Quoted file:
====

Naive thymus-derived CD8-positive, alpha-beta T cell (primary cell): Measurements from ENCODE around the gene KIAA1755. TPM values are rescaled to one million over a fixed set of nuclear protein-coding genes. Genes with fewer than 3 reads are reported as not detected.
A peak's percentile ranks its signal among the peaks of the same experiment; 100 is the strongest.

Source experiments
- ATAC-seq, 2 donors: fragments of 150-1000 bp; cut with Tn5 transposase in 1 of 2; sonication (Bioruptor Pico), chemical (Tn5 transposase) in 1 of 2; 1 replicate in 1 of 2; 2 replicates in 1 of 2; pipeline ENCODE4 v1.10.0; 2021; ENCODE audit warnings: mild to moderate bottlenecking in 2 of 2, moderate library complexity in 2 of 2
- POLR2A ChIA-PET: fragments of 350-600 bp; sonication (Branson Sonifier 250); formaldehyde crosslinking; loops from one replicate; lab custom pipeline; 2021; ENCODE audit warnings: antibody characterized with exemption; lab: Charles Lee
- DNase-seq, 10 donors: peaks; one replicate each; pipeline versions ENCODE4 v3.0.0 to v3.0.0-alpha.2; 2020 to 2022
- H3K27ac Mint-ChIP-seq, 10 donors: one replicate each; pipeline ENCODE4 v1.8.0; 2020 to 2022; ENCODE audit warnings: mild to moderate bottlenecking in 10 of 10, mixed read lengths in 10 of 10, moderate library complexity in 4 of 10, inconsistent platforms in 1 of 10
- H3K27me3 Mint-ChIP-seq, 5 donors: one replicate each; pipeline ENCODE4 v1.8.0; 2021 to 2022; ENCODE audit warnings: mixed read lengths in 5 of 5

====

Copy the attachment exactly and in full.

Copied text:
Naive thymus-derived CD8-positive, alpha-beta T cell (primary cell): Measurements from ENCODE around the gene KIAA1755. TPM values are rescaled to one million over a fixed set of nuclear protein-coding genes. Genes with fewer than 3 reads are reported as not detected.
A peak's percentile ranks its signal among the peaks of the same experiment; 100 is the strongest.

Source experiments
- ATAC-seq, 2 donors: fragments of 150-1000 bp; cut with Tn5 transposase in 1 of 2; sonication (Bioruptor Pico), chemical (Tn5 transposase) in 1 of 2; 1 replicate in 1 of 2; 2 replicates in 1 of 2; pipeline ENCODE4 v1.10.0; 2021; ENCODE audit warnings: mild to moderate bottlenecking in 2 of 2, moderate library complexity in 2 of 2
- POLR2A ChIA-PET: fragments of 350-600 bp; sonication (Branson Sonifier 250); formaldehyde crosslinking; loops from one replicate; lab custom pipeline; 2021; ENCODE audit warnings: antibody characterized with exemption; lab: Charles Lee
- DNase-seq, 10 donors: peaks; one replicate each; pipeline versions ENCODE4 v3.0.0 to v3.0.0-alpha.2; 2020 to 2022
- H3K27ac Mint-ChIP-seq, 10 donors: one replicate each; pipeline ENCODE4 v1.8.0; 2020 to 2022; ENCODE audit warnings: mild to moderate bottlenecking in 10 of 10, mixed read lengths in 10 of 10, moderate library complexity in 4 of 10, inconsistent platforms in 1 of 10
- H3K27me3 Mint-ChIP-seq, 5 donors: one replicate each; pipeline ENCODE4 v1.8.0; 2021 to 2022; ENCODE audit warnings: mixed read lengths in 5 of 5